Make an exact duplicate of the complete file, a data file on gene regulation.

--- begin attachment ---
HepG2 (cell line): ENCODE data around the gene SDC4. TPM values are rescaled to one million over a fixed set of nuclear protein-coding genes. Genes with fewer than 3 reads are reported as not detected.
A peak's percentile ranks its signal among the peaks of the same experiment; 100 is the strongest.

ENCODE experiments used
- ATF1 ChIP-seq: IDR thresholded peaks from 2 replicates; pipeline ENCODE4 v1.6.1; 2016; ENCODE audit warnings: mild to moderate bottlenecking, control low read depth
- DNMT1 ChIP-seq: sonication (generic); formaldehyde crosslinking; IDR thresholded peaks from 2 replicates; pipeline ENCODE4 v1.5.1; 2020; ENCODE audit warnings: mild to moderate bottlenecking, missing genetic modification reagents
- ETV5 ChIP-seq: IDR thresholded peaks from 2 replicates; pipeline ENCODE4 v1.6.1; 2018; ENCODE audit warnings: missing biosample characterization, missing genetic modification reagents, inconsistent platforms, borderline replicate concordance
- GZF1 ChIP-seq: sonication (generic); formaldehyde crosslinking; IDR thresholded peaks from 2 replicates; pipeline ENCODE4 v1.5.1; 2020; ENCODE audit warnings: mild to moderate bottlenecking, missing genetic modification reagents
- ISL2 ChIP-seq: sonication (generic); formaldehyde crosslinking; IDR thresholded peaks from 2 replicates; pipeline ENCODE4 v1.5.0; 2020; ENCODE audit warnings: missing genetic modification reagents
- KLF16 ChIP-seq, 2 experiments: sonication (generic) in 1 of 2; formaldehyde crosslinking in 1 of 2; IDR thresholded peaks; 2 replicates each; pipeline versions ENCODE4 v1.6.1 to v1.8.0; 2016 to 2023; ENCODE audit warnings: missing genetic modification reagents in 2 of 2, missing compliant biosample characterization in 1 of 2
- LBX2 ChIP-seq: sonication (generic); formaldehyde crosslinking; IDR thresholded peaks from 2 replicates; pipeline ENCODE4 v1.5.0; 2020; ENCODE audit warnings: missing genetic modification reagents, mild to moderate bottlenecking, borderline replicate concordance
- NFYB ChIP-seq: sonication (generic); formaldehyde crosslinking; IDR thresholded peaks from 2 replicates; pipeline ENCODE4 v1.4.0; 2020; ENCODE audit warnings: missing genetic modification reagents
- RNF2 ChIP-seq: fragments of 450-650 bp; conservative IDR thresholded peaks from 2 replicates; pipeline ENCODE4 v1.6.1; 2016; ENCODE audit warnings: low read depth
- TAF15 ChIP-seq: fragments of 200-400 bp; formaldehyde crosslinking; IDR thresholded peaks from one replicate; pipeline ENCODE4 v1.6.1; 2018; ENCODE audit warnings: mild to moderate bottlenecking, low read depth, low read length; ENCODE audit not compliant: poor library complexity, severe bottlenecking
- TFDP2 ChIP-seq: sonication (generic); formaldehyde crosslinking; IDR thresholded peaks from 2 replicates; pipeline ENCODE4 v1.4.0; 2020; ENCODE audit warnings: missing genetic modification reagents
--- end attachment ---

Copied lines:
HepG2 (cell line): ENCODE data around the gene SDC4. TPM values are rescaled to one million over a fixed set of nuclear protein-coding genes. Genes with fewer than 3 reads are reported as not detected.
A peak's percentile ranks its signal among the peaks of the same experiment; 100 is the strongest.

ENCODE experiments used
- ATF1 ChIP-seq: IDR thresholded peaks from 2 replicates; pipeline ENCODE4 v1.6.1; 2016; ENCODE audit warnings: mild to moderate bottlenecking, control low read depth
- DNMT1 ChIP-seq: sonication (generic); formaldehyde crosslinking; IDR thresholded peaks from 2 replicates; pipeline ENCODE4 v1.5.1; 2020; ENCODE audit warnings: mild to moderate bottlenecking, missing genetic modification reagents
- ETV5 ChIP-seq: IDR thresholded peaks from 2 replicates; pipeline ENCODE4 v1.6.1; 2018; ENCODE audit warnings: missing biosample characterization, missing genetic modification reagents, inconsistent platforms, borderline replicate concordance
- GZF1 ChIP-seq: sonication (generic); formaldehyde crosslinking; IDR thresholded peaks from 2 replicates; pipeline ENCODE4 v1.5.1; 2020; ENCODE audit warnings: mild to moderate bottlenecking, missing genetic modification reagents
- ISL2 ChIP-seq: sonication (generic); formaldehyde crosslinking; IDR thresholded peaks from 2 replicates; pipeline ENCODE4 v1.5.0; 2020; ENCODE audit warnings: missing genetic modification reagents
- KLF16 ChIP-seq, 2 experiments: sonication (generic) in 1 of 2; formaldehyde crosslinking in 1 of 2; IDR thresholded peaks; 2 replicates each; pipeline versions ENCODE4 v1.6.1 to v1.8.0; 2016 to 2023; ENCODE audit warnings: missing genetic modification reagents in 2 of 2, missing compliant biosample characterization in 1 of 2
- LBX2 ChIP-seq: sonication (generic); formaldehyde crosslinking; IDR thresholded peaks from 2 replicates; pipeline ENCODE4 v1.5.0; 2020; ENCODE audit warnings: missing genetic modification reagents, mild to moderate bottlenecking, borderline replicate concordance
- NFYB ChIP-seq: sonication (generic); formaldehyde crosslinking; IDR thresholded peaks from 2 replicates; pipeline ENCODE4 v1.4.0; 2020; ENCODE audit warnings: missing genetic modification reagents
- RNF2 ChIP-seq: fragments of 450-650 bp; conservative IDR thresholded peaks from 2 replicates; pipeline ENCODE4 v1.6.1; 2016; ENCODE audit warnings: low read depth
- TAF15 ChIP-seq: fragments of 200-400 bp; formaldehyde crosslinking; IDR thresholded peaks from one replicate; pipeline ENCODE4 v1.6.1; 2018; ENCODE audit warnings: mild to moderate bottlenecking, low read depth, low read length; ENCODE audit not compliant: poor library complexity, severe bottlenecking
- TFDP2 ChIP-seq: sonication (generic); formaldehyde crosslinking; IDR thresholded peaks from 2 replicates; pipeline ENCODE4 v1.4.0; 2020; ENCODE audit warnings: missing genetic modification reagents